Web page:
FIG. 3B illustrates a core member having a plurality of slots to increase flexibility.

FIG. 3C illustrates each of another core member and a reinforced sleeve.

Variations of the invention from the embodiments pictured is contemplated. Accordingly, depiction of aspects and elements of the invention in the figures is not intended to limit the scope of the invention.


Various exemplary embodiments of the invention are described below. Reference is made to these examples in a non-limiting sense. They are provided to illustrate more broadly applicable aspects of the present invention. Various changes may be made to the invention described and equivalents may be substituted without departing from the true spirit and scope of the invention. In addition, many modifications may be made to adapt a particular situation, material, composition of matter, process, process act(s) or step(s) to the objective(s), spirit or scope of the present invention. All such modifications are intended to be within the scope of the claims made herein.

FIG. 1A illustrates a first variation of microcatheter system 100 according to the present invention. A tubular sleeve 102 has a distal opening 104 protected by an atraumatic tip 106. Atraumatic distal tip 106 is part of a core member 112 (shown in FIG. 1B) that extends through sleeve 102. System 100 is configured so that tubular sleeve 102 and core member can navigate over a wire 50, through tortuous vasculature to reach remote regions in the body, such as the vasculature of the brain. Upon arriving at the target site, core 112 can be withdrawn from sleeve 102. A physician can then deliver one or more therapeutic devices through the sleeve 102 while it remains in the blood vessel (and optionally over the guidewire if it remains within the sleeve). The sleeve may also be used for device access after removal of the guidewire.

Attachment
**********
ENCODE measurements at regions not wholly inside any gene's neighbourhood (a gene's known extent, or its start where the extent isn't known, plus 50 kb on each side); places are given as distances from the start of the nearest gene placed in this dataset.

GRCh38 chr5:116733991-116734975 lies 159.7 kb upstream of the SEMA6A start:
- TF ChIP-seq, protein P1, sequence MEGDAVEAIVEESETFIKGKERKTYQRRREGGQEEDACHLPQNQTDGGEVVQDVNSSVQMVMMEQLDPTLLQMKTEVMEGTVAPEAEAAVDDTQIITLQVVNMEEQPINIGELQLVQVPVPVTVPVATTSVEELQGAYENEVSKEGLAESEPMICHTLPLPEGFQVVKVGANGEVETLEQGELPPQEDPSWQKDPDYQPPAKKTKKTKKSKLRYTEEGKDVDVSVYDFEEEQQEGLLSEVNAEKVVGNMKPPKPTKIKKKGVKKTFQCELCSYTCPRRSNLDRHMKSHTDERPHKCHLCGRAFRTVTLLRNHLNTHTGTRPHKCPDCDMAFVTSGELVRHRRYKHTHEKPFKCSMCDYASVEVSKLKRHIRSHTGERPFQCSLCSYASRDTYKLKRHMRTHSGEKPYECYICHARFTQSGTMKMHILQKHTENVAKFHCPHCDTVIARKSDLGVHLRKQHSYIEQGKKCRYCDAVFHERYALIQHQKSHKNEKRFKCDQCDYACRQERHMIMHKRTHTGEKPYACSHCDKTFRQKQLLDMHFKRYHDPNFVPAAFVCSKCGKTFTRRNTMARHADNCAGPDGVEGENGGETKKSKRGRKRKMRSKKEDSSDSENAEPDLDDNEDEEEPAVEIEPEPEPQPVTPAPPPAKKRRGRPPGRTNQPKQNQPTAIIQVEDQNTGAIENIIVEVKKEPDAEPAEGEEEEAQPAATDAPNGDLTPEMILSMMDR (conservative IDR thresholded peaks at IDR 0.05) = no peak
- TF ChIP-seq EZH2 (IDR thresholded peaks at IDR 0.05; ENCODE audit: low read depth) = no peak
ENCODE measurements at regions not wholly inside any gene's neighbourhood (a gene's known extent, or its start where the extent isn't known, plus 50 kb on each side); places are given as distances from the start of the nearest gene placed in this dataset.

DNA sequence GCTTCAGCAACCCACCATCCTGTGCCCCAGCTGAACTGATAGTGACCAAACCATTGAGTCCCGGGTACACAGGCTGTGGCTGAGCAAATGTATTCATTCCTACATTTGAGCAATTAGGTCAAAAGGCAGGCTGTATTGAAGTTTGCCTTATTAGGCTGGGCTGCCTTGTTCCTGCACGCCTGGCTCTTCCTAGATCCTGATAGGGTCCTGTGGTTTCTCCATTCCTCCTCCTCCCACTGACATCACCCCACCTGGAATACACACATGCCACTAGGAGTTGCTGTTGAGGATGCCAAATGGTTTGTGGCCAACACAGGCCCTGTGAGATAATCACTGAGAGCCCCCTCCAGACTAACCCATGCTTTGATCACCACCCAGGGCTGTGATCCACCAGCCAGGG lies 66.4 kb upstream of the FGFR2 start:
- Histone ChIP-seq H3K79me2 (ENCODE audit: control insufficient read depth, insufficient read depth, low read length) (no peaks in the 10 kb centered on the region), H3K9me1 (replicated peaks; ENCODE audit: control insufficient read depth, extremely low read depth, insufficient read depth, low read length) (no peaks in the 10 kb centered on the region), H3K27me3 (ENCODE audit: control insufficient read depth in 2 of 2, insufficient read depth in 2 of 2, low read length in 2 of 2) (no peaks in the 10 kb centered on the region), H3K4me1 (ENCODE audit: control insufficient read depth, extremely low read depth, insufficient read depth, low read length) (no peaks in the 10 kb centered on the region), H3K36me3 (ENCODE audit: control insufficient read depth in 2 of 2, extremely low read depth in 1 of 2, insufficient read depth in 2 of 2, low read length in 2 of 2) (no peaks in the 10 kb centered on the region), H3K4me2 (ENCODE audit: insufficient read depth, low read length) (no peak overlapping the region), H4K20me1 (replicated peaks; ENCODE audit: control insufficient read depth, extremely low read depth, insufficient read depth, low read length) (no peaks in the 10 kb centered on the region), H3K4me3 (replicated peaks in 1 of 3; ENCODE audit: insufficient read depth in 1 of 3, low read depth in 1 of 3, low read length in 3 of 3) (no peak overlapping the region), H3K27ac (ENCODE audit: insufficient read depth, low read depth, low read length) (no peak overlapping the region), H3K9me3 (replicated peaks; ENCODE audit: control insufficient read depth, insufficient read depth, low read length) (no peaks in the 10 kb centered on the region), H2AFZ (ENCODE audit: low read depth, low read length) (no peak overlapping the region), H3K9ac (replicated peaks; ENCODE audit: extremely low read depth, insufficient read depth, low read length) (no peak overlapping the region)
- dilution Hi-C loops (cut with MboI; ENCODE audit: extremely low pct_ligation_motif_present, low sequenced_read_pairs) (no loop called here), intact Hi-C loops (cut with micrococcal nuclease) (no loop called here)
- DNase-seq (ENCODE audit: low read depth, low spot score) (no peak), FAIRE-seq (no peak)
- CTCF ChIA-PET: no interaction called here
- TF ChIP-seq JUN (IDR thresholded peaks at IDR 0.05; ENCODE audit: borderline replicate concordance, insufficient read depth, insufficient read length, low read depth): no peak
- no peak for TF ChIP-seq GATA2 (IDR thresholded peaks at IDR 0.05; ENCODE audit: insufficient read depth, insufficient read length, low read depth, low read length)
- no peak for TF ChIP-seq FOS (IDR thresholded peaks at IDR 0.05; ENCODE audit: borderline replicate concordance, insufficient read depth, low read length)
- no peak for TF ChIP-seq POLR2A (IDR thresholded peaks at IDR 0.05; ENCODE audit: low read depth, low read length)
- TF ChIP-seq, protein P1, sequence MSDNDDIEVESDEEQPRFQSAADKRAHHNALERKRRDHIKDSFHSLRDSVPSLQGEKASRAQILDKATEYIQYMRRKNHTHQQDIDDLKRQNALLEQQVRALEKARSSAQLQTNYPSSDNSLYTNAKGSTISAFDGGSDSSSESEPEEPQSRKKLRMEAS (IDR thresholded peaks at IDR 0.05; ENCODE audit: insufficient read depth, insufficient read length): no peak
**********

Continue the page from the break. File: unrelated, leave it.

FIG. 1A also shows tubular sleeve 102 having a sleeve hub 108 and core member 112 having a core hub 110. Hubs 108 and 110 can be any conventional type hub or body that is typically used to manipulate medical catheters. Although core hub 110 is shown as being spaced from sleeve hub 108, the system can be configured so the hubs removably nest or lock when atraumatic tip 106 is adjacent to distal opening 104 of sleeve 102. The length of the core member 112 is selected to be greater than a length of sleeve 102 to allow for the atraumatic tip to extend more distally beyond the opening of sleeve 102. Marker band 116 allows visualization of microcatheter navigation and placement. Though not shown, the core may also incorporate various radiopaque markers.

FIG. 1B shows a magnified view of the region 1B in FIG. 1A. Atraumatic tip 106 is typically bullet shaped and located at an end of core member 112 as illustrated. However, alternate tip configurations (e.g., semi-spherical, rounded cone, ball-tipped, etc.) are equally suitable.

FIG. 2A shows system 100 when advanced into a remote region 2 of the vasculature. As illustrated, the remote region is within the vasculature of the brain 10. Systems so-suited for use in the vasculature of the brain must have the requisite flexibility for navigating the tortuous path into the region, and at the same time have sufficient column and/or torsional strength to be advanced and manipulated from an external access site, often via the femoral artery access at the groin. The system requires coupling and co-delivery of the core member and the sleeve in order to navigate to and place the sleeve at remote vasculature. The sleeve does not possess sufficient column strength to navigate the vasculature on its own. The system of tandem navigation of core and sleeve allows for minimizing the wall thickness of tubular sleeve 102 which in turn allows for a sleeve design having a larger bore or lumen internal diameter (ID) for a given outer/outside diameter (OD). This larger lumen diameter is then made available as an access lumen to the target site once the core is removed from the sleeve. Once cleared of the core, the large sleeve lumen (advantageously having an ID of between about 0.050 and 0.070 inches) allows for delivery of therapeutic devices or agents that would not otherwise be deliverable using a standard microcatheter, making device-assisted treatment of cerebral vasculature possible. Still, it is to be appreciated that the subject approach may also find use in cases where the ID is between about 0.025 and about 0.050 inches.